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Volkswagen Passat

B7 Passat

Volkswagen logo1 Apr 2011

By HAITHAM RAZAGUI

The B7 Passat is effectively an evolutionary re-skin of the previous B6 generation, with all panels except the roof being re-shaped over the same underpinnings and carryover powertrains, but with a range of new features and tweaks thrown in to improve safety, efficiency, comfort and value.

Leather became standard across the range, as did a new driver fatigue sensing system, Bluetooth with audio streaming and fuel-saving brake energy recuperation technology.

Fuel savings over the previous Passat varied from 4.6 per cent for the flagship petrol V6 to 12 per cent for the 2.0-litre diesel. The latter also got VW's BlueMotion idle-stop, bringing the claimed combined fuel consumption for the diesel down to 5.7 litres per 100km – making it the most economical Passat in history at the time of launch.

All B7 Passat engines were mated to automated dual-clutch transmissions – seven speed on the 118TSI and six speeds on both the 125TDI diesel and 220FSI V6.

The base-level 118TSI Passat sedan was good for an 8.5-second sprint from zero to 100km/h, while combined fuel economy was rated at 7.2L/100km.

The torquey 125TDI diesel was only a smidgen slower to 100km/h at 8.6 seconds, but returned the best fuel economy at 5.7L/100km for both the sedan and wagon.

The swiftest Passat, the V6-powered 220FSI, could hit 100km/h in 5.5 seconds, but was is also the thirstiest at 9.7L/100km.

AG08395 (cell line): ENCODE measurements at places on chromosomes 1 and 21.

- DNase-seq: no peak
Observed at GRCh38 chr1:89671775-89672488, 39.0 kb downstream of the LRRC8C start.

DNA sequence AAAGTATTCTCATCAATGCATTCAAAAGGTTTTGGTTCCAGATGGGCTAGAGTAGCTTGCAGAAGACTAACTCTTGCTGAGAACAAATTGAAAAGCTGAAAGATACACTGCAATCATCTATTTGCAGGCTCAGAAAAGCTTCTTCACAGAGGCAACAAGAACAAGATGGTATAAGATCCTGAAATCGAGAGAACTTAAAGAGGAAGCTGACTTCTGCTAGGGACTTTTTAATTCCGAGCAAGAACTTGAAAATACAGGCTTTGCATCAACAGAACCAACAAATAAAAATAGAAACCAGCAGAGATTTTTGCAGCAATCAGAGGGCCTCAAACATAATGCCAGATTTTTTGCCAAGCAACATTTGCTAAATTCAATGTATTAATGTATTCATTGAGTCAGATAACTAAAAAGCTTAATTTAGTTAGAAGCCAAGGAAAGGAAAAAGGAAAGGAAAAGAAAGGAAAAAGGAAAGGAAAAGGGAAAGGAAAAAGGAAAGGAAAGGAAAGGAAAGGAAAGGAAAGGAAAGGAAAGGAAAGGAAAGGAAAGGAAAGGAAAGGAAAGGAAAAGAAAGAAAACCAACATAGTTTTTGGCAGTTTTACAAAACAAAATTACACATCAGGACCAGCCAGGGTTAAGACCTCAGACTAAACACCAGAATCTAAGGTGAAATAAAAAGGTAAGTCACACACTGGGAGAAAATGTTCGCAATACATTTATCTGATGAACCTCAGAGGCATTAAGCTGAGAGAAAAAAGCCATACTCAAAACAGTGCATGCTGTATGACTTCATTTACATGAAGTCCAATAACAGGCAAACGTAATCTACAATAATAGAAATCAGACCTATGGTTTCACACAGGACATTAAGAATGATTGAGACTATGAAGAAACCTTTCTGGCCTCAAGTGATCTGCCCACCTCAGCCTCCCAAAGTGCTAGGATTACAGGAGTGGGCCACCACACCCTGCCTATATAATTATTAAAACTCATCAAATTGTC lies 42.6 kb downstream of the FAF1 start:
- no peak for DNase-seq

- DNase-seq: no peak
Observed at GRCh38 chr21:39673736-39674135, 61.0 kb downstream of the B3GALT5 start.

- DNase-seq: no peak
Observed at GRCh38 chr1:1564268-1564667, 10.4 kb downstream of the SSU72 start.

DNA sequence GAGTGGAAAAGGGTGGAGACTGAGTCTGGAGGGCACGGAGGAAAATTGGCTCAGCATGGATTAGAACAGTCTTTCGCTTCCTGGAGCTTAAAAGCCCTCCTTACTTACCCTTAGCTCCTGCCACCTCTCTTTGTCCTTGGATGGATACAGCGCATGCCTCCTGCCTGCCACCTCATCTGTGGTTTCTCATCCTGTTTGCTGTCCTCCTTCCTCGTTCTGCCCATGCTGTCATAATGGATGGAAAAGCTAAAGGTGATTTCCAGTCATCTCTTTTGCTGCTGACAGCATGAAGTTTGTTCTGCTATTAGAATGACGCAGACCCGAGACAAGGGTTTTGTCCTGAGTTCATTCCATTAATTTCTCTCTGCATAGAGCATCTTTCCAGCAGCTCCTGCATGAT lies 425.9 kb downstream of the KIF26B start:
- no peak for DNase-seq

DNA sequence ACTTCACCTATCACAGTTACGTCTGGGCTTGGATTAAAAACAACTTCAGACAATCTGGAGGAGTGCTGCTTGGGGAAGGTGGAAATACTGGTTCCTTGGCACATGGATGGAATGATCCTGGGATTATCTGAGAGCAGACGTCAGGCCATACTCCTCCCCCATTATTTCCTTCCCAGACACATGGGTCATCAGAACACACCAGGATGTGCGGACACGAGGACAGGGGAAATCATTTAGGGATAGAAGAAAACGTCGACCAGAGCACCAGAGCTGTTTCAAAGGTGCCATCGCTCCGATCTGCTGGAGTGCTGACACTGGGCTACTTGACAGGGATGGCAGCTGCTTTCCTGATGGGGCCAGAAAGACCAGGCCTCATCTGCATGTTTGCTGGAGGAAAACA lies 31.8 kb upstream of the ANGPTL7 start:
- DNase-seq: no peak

V6 Passat buyers not only got more bang for the buck but a load of extra features, starting with that 4Motion AWD system to tame the extra power.

An alarm, 18-inch wheels in place of the 17s on the lesser models, adaptive chassis control and 12-way powered front seats were among the 220FSI's standard kit.

Drivers ticking the Park Assist option could enjoy a new party trick, self-guided parking. The system not only automatically parallel parked the car into tight spots, but could also reverse-park into right-angle parking bays without the driver having to touch the steering wheel.

Once activated, the system sought out a parallel parking spot while cruising along the street at up to 40km/h, and crammed itself into a bay with just 80cm of space at either end of the car. The system could even extricate the car from the spot with just 50cm of space at either end in case another driver came and parked closer behind or in front.

Adaptive cruise control was standard on the V6 flagship and an option on other models and would automatically maintain a safe distance from cars in front via radar when cruising in traffic but would also bring the car Passat to a halt if the lead car stopped, for example at traffic lights, resuming cruise when the driver tapped the accelerator pedal.

The cruise control system also provided an emergency braking ability, preparing the car for a potential crash, warning the driver and automatically braking if the radar detects that the vehicle in front stopped or slowed suddenly.

Boot space of the sedan was a handy 565 litres, while the four-cylinder wagons swallowed 603 litres of luggage, or 1731 litres with the split fold seats down. The V6 sedan and wagon held slightly less due to the 4Motion system under the rear floor, taking 541 litres (sedan) and 588 litres (wagon) respectively.

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